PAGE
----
Security beef-up by foresters paid rich dividends on Monday with Bishu Shikar, the annual tribal hunting festival, remaining more or less bloodless at the 192km Dalma Wildlife Sanctuary on Jamshedpur outskirts.
The foresters, who had set up 12 checkpoints to monitor a non-violent ritual hunt, failed to stop tribals armed with traditional weapons like bows, arrows and spears from making their way up Dalma hills. The good news, however, was that none of them returned with any animal carcass.
There were unconfirmed reports that some hunters managed to kill a wild boar and other mammals inside the sanctuary during the daylong hunt. But Rakesh Hembrom, president of Dolma Buru Sendra Samiti, and Kamlesh Pandey, DFO of Ranchi wildlife division, denied this.
Hembrom, president of the samiti, which is the frontal organisation of tribals organising the hunting festival in Dalma each year, said that the association had kept its promise and no wild animal had been hurt during the hunt.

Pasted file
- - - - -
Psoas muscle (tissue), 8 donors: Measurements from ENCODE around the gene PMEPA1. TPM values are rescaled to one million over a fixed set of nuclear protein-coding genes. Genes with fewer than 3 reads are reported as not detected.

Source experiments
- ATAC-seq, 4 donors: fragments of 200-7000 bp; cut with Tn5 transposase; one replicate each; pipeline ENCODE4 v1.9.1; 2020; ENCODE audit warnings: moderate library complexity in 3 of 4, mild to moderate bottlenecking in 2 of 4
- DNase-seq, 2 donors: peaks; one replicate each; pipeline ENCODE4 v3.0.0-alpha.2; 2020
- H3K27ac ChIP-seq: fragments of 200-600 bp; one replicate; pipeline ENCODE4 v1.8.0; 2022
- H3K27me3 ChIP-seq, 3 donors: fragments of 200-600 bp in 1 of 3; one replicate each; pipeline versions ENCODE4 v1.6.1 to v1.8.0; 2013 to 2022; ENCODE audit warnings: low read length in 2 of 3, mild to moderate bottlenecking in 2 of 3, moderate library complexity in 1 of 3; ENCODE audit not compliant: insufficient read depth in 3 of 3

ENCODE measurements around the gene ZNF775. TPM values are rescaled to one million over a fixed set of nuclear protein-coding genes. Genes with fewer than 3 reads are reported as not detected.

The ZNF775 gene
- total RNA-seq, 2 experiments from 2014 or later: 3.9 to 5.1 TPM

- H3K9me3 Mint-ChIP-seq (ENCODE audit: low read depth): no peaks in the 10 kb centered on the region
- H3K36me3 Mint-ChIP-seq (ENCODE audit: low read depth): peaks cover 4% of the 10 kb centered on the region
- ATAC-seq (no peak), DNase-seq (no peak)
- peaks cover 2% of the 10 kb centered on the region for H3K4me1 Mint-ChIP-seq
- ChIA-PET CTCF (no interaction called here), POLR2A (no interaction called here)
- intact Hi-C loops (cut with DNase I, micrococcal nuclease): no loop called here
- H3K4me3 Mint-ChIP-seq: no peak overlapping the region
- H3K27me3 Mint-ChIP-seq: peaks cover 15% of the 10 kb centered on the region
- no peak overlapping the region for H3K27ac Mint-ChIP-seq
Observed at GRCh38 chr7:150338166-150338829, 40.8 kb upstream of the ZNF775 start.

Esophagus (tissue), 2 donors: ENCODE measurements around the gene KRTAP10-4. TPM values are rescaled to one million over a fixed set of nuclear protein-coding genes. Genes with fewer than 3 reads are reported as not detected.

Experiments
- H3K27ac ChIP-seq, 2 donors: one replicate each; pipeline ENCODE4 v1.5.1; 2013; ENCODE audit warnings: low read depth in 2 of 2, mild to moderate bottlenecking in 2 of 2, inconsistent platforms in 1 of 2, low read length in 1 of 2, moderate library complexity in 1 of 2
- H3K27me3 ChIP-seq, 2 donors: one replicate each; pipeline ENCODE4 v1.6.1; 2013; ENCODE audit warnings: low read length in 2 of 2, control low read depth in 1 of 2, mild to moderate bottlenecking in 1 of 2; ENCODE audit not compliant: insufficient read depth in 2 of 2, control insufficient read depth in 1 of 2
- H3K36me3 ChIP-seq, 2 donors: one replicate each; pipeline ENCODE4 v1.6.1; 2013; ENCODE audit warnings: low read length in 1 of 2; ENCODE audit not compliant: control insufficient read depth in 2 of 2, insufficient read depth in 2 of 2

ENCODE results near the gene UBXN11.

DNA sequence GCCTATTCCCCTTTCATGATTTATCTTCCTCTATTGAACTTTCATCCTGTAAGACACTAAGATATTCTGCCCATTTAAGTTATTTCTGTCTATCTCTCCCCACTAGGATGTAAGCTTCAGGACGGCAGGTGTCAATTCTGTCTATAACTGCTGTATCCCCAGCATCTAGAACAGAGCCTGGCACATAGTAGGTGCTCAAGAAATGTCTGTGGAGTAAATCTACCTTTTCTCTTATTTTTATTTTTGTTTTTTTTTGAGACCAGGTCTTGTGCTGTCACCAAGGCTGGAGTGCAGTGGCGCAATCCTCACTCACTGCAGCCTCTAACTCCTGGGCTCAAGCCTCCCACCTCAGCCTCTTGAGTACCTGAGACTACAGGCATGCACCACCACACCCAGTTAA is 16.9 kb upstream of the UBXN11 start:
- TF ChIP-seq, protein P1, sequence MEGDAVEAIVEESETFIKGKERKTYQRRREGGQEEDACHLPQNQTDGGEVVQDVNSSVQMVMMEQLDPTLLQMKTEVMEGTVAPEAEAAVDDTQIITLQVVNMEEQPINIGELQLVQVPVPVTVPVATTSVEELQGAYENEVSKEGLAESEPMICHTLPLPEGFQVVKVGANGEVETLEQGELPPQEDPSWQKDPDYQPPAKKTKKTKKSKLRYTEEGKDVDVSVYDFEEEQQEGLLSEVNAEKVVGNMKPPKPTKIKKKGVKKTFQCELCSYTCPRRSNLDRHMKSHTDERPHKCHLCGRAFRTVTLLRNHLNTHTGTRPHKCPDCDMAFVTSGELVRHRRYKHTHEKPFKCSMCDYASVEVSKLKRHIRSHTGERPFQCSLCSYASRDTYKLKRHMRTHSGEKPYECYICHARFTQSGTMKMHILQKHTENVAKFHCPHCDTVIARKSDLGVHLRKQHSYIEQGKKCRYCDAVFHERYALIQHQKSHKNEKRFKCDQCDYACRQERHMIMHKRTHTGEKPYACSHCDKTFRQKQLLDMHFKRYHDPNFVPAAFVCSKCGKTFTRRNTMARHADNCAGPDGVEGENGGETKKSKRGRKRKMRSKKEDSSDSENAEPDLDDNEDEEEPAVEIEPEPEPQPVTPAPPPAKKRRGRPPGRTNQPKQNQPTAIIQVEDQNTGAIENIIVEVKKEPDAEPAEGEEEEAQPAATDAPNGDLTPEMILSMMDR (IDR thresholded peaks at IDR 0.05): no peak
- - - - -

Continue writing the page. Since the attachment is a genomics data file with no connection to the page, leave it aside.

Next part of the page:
“More than 5,000 tribals made their way to Dalma with their weapons. But, none of them killed animals inside the sanctuary. Bishu Shikar was celebrated in a symbolic manner only,” Hembrom said.
“Bishu Shikar this year was bloodless,” DFO Pandey said.
Pandey, however, put the number of tribals at Dalma at not more than 500.
“We were happy to note that very few tribals turned up for the hunt this year. It may be because of the strict vigil that we maintained in the run-up to the shikar. But we also believe that villagers are becoming conscious about the wildlife and the need to protect it,” Pandey said.
The DFO added that as many as 25 patrol parties covered the entire stretch of Dalma on vehicles during the hunt. Some, he said, even guarded the sanctuary on foot, tailing the tribals as they went up the hills.
“We nabbed a man at Dalma sanctuary’s Halubani carrying a gun with which he was planning to kill animals. The man was hiding in some bushes, but could not escape the eyes of our men,” Pandey said.
He added that foresters had been deputed near all the water bodies inside the sanctuary and other strategic locations frequented by hunters.
This year, tribals had made their way to Dalma from Purulia and Midnapore districts in Bengal, Mayurbhanj in Odisha and Chakulia, and closer home in Jharkhand, from Dhalbhumgarh, Hata, Potka, Musabani, Ghurabandha, Patamda and Bodam.Courtesy:TheTelegraph.